Wednesday, January 21, 2009

61 Degrees

I crawled out of bed at noon today and checked the thermostat. 61 degrees! (16C). @#$%^! My feet are cold, I've lost the will to live and I have to be at the college in an hour to take a class. Tonight it is supposed to get down to 49 degrees which considering the historic low was 41, recorded in the early 20th century means we are close to settinga record. It must be freezing Up North!


Bruce rented a trailer from U Haul in his hometown of Santa Fe, and in an act of holy faith, dragged his motorcycle to the Keys for a few days rest and recreation away from the cold and ice of the Sangre de Cristo mountains. New Mexico is far too dramatic for me, because if everyday I had to look out the kitchen window and remark on the shape of the Blood of Christ mountains I would feel obliged I am sure to ponder the origin name, a reminder of the universal reach of the Church of Rome of my Italian forebears. Bruce enjoys pinon trees and New Mexican cuisine and has given up trying to learn Spanish.Life is simpler for Bruce who has been retired for 14 years from a life of building secret whatsits for Lockheed Martin, a defense contractor that used to be reviled daily during the Cold War, but which paid Bruce a handsome war dividend in the form of secure employment and a proper, old fashioned pension. What's a retied engineer to do? Why tinker of course so he decided to get a motorcycle, load it up with computers, and then park it in his garage out of the blizzards blowing in off the Sangre de Cristo mountains for the winter.I suggested he and his wife rent a home in the Lower keys for a few months and do the snowbird thing but he demurred, worrying about driving so far with their dogs. The fact is that after a life spent fiddling with slide rules and micrometers Bruce has lost the drive to plan, so a nice slow road trip followed by a stay short enough to require but one visit to our washer/dryer is sufficient apparently to take the edge off a New Mexico winter. It was a pleasant winter afternoon in the Keys, the recent cold front had blown through with some force, leaving us basking in afternoon temperatures above 70 degrees (20C approx) and we took advantage to head out on the back roads of Big Pine Key. We checked for alligators at Blue Hole but finding none we spotted this one, in pink, on a seawall at Port Pine Heights, on the northernmost tip of Big Pine Key, where we took a stroll to admire the architecture and the balmy afternoon air. We weren't alone:These women peddled past and on turning around asked if the nice dog was ours, we shook our heads though when we strolled by this "nice dog" used a great deal too much energy yakking at us from behind his upstairs bars wherein he felt safe:Bruce and Celia's lives are dominated by an obscure breed of massive dog called Bernese, which look a bit like the animal in the Canadian comic strip For Better or For Worse (which the Citizen doesn't carry, unfortunately) and like most breeds of big dogs, Bernese are relatively quiet companions. This was not a quiet bucolic neighborhood. Someone was out being industrious with a weed whacker buzzing loudly and someone else parked their over sized pick up truck in their driveway and left the diesel engine rumbling cosily.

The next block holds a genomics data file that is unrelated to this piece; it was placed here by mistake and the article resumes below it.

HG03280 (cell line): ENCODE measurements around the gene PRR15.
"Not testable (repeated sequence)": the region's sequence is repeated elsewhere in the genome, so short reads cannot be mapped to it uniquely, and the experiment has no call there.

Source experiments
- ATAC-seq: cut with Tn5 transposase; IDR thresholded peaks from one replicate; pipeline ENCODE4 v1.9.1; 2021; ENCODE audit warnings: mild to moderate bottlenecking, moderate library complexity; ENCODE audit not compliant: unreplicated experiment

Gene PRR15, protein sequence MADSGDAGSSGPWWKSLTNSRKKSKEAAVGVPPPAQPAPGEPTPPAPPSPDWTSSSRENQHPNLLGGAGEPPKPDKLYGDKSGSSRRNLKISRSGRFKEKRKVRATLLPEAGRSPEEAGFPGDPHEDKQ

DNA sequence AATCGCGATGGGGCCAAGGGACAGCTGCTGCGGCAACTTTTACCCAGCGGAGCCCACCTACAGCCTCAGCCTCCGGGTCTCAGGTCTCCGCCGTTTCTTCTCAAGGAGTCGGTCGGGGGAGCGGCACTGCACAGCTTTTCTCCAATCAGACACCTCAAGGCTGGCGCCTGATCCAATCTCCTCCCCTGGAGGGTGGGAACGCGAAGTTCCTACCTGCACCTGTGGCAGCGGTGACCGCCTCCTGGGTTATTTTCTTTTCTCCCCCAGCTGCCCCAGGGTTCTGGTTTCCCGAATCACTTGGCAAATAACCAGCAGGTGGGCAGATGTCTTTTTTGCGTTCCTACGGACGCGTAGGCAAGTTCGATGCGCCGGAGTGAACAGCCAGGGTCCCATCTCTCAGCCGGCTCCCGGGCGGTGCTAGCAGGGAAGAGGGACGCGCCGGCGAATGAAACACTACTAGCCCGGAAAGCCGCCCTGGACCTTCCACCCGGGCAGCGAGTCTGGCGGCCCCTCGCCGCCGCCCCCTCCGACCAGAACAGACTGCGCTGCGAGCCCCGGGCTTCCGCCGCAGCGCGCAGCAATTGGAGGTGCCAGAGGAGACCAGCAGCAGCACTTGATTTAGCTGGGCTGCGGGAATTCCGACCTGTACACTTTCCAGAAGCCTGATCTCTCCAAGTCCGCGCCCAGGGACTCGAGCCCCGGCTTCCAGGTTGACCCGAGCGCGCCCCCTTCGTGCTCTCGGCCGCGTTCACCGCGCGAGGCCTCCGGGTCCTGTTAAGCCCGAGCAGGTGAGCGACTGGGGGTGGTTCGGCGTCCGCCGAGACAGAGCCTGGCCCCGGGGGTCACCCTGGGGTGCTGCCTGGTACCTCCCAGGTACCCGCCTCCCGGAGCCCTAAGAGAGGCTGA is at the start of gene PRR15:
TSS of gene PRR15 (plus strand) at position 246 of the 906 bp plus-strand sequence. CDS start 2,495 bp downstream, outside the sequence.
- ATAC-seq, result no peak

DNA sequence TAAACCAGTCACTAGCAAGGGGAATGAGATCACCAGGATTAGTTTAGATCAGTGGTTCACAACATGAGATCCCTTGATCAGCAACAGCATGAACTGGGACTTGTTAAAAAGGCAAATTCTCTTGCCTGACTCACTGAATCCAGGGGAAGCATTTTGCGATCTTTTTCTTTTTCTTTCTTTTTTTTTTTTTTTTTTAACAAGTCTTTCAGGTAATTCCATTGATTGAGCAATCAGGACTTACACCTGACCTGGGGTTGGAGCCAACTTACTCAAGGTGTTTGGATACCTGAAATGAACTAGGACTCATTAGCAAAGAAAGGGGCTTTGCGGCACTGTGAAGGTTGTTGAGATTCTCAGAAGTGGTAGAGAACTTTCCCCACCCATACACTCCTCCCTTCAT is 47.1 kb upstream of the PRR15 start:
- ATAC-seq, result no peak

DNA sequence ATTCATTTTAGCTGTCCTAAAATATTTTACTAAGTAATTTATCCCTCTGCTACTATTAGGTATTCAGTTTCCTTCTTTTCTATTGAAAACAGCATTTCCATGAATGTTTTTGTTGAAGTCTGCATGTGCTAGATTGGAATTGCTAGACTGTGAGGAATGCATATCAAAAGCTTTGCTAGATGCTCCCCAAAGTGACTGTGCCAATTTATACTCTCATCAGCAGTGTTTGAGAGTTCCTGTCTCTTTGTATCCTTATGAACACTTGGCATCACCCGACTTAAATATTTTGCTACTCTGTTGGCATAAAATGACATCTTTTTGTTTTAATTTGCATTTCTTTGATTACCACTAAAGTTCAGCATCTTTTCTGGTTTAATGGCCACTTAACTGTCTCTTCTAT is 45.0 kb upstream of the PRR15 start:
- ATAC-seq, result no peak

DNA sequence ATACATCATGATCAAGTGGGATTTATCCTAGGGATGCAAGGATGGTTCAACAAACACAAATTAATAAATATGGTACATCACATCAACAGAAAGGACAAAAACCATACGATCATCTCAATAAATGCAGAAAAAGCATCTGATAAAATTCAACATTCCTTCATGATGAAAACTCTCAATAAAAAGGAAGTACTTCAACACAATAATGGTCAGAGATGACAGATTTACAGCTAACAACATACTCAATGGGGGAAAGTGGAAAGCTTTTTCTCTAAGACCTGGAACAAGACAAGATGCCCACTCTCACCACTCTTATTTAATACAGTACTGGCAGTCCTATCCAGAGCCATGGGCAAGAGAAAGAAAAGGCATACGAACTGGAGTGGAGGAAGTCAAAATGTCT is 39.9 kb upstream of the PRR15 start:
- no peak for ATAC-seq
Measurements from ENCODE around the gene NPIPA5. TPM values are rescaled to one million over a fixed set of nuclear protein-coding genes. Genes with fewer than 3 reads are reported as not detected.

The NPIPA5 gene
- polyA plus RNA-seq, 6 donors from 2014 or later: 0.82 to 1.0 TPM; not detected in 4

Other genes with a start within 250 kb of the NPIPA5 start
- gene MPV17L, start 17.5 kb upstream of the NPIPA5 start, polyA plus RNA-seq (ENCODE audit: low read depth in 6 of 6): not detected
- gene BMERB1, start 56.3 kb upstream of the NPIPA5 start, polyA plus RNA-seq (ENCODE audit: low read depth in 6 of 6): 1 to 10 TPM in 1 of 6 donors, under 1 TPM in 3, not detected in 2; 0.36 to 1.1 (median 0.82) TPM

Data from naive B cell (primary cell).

When I used to drive a tractor trailer I avoided truck stops like the plague and parked my rig in out of the way places where nothing could be heard for miles around, instead of the endless rumblings of trucks whose drivers couldn't stand to switch the things off and enjoy the thoughts in their heads. Some people though can turn it all off and enjoy the moment and I envied this character:This is a man who has spent altogether too long fighting snow drifts and fog and knows where he is well off, weed whacker or no. His neighbors were pleased to remind the rest of us where our place was, firmly out on the street:As though the fence somehow failed to carry the stern warning all on it's own. We strolled past a McMansion that had run out of steam. Bruce the practical engineer was convinced this was a duplex, thanks to the fanciful twin flights of stairs leading to the massive atrium:I thought he was joking at first but his precise mind couldn't grasp the concept of vastness for the sake of it, and he declined to believe this might be one person's (bankrupt) vision of ideal waterfront retirement:Carl's design seems to have fallen on hard times, but this isn't the only over sized home sitting on the delightful shores of Big Pine Sound:Bruce insists he enjoys the seasons, and it's true he is not climatically adapted to life in the Keys. The humidity irritates his skin, just as the desert dryness irritates mine, mosquitoes love his blood as much as they don't go for mine and Bruce loves to worry about the imponderable so hurricanes loom large in his mind as does global warming and sea level rise, things that I view as part of life in the islands. The fact that by his own accounting the mundane risk of getting hit by a drunk driver in Santa Fe is far higher even than in the Keys doesn't rate as a risk to him, as it does to me. Not to mention the need to keep everything under lock and key in a state with high levels of poverty and crime. He gets to ride much more interesting mountain roads than do I, even if summer lasts the bat of an eyelid in the Sangre de Cristos...Oh and we have Key Deer:Love them or loathe them, and they like to graze the edge of the roads through the Big Pine Key Deer Refuge. Some of them are more relaxed about posing for a picture:Hitting them while riding might not be so great even if they are half the size of a white tailed deer:I took a short spin on Bruce's 800GS BMW and he took my Bonneville for a tour of No Name Key:Of which comparison more later. It was a most satisfying, simple afternoon, for me a day off work for him another in an endless series of days off:Just messing about on motorcycles.